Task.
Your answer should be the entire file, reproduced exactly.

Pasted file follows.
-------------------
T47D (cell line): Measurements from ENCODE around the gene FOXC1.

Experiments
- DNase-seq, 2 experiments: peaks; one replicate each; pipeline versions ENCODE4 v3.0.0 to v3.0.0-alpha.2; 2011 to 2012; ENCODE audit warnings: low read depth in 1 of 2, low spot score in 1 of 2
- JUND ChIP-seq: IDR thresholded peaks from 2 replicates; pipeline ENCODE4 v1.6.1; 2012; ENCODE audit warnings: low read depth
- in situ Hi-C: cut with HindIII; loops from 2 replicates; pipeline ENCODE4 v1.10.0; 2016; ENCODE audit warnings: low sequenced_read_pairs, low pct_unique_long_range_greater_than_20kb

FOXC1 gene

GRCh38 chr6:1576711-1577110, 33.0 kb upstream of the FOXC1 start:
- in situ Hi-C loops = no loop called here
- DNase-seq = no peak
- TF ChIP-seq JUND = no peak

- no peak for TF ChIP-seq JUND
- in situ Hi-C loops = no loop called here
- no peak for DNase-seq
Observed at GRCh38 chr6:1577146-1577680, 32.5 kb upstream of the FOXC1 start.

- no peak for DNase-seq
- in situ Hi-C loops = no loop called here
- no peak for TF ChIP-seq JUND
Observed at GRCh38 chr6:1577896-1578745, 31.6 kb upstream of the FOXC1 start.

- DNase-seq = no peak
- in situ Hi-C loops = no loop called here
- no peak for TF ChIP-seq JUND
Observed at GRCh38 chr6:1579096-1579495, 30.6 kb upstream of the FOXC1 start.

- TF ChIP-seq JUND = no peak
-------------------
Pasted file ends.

T47D (cell line): Measurements from ENCODE around the gene FOXC1.

Experiments
- DNase-seq, 2 experiments: peaks; one replicate each; pipeline versions ENCODE4 v3.0.0 to v3.0.0-alpha.2; 2011 to 2012; ENCODE audit warnings: low read depth in 1 of 2, low spot score in 1 of 2
- JUND ChIP-seq: IDR thresholded peaks from 2 replicates; pipeline ENCODE4 v1.6.1; 2012; ENCODE audit warnings: low read depth
- in situ Hi-C: cut with HindIII; loops from 2 replicates; pipeline ENCODE4 v1.10.0; 2016; ENCODE audit warnings: low sequenced_read_pairs, low pct_unique_long_range_greater_than_20kb

FOXC1 gene

GRCh38 chr6:1576711-1577110, 33.0 kb upstream of the FOXC1 start:
- in situ Hi-C loops = no loop called here
- DNase-seq = no peak
- TF ChIP-seq JUND = no peak

- no peak for TF ChIP-seq JUND
- in situ Hi-C loops = no loop called here
- no peak for DNase-seq
Observed at GRCh38 chr6:1577146-1577680, 32.5 kb upstream of the FOXC1 start.

- no peak for DNase-seq
- in situ Hi-C loops = no loop called here
- no peak for TF ChIP-seq JUND
Observed at GRCh38 chr6:1577896-1578745, 31.6 kb upstream of the FOXC1 start.

- DNase-seq = no peak
- in situ Hi-C loops = no loop called here
- no peak for TF ChIP-seq JUND
Observed at GRCh38 chr6:1579096-1579495, 30.6 kb upstream of the FOXC1 start.

- TF ChIP-seq JUND = no peak